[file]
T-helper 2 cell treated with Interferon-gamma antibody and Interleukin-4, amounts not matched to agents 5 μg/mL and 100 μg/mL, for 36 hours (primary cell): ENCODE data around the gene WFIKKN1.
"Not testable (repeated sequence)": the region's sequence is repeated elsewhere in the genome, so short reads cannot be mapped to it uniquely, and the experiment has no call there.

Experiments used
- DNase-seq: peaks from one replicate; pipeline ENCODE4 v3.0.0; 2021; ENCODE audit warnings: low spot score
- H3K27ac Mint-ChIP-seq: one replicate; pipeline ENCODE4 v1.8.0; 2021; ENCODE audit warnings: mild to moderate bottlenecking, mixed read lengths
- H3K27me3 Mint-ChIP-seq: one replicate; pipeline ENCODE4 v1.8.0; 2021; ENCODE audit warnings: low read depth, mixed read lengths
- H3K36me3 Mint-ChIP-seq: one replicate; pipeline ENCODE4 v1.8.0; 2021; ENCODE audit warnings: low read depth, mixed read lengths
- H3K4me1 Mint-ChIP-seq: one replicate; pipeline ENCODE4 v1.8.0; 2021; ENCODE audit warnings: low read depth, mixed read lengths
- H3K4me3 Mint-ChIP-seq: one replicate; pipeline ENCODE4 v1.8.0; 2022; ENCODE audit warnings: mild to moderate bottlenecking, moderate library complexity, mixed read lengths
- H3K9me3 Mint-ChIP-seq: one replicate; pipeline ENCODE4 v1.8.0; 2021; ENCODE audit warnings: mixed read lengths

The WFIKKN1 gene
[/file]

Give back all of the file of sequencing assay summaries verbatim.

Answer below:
T-helper 2 cell treated with Interferon-gamma antibody and Interleukin-4, amounts not matched to agents 5 μg/mL and 100 μg/mL, for 36 hours (primary cell): ENCODE data around the gene WFIKKN1.
"Not testable (repeated sequence)": the region's sequence is repeated elsewhere in the genome, so short reads cannot be mapped to it uniquely, and the experiment has no call there.

Experiments used
- DNase-seq: peaks from one replicate; pipeline ENCODE4 v3.0.0; 2021; ENCODE audit warnings: low spot score
- H3K27ac Mint-ChIP-seq: one replicate; pipeline ENCODE4 v1.8.0; 2021; ENCODE audit warnings: mild to moderate bottlenecking, mixed read lengths
- H3K27me3 Mint-ChIP-seq: one replicate; pipeline ENCODE4 v1.8.0; 2021; ENCODE audit warnings: low read depth, mixed read lengths
- H3K36me3 Mint-ChIP-seq: one replicate; pipeline ENCODE4 v1.8.0; 2021; ENCODE audit warnings: low read depth, mixed read lengths
- H3K4me1 Mint-ChIP-seq: one replicate; pipeline ENCODE4 v1.8.0; 2021; ENCODE audit warnings: low read depth, mixed read lengths
- H3K4me3 Mint-ChIP-seq: one replicate; pipeline ENCODE4 v1.8.0; 2022; ENCODE audit warnings: mild to moderate bottlenecking, moderate library complexity, mixed read lengths
- H3K9me3 Mint-ChIP-seq: one replicate; pipeline ENCODE4 v1.8.0; 2021; ENCODE audit warnings: mixed read lengths

The WFIKKN1 gene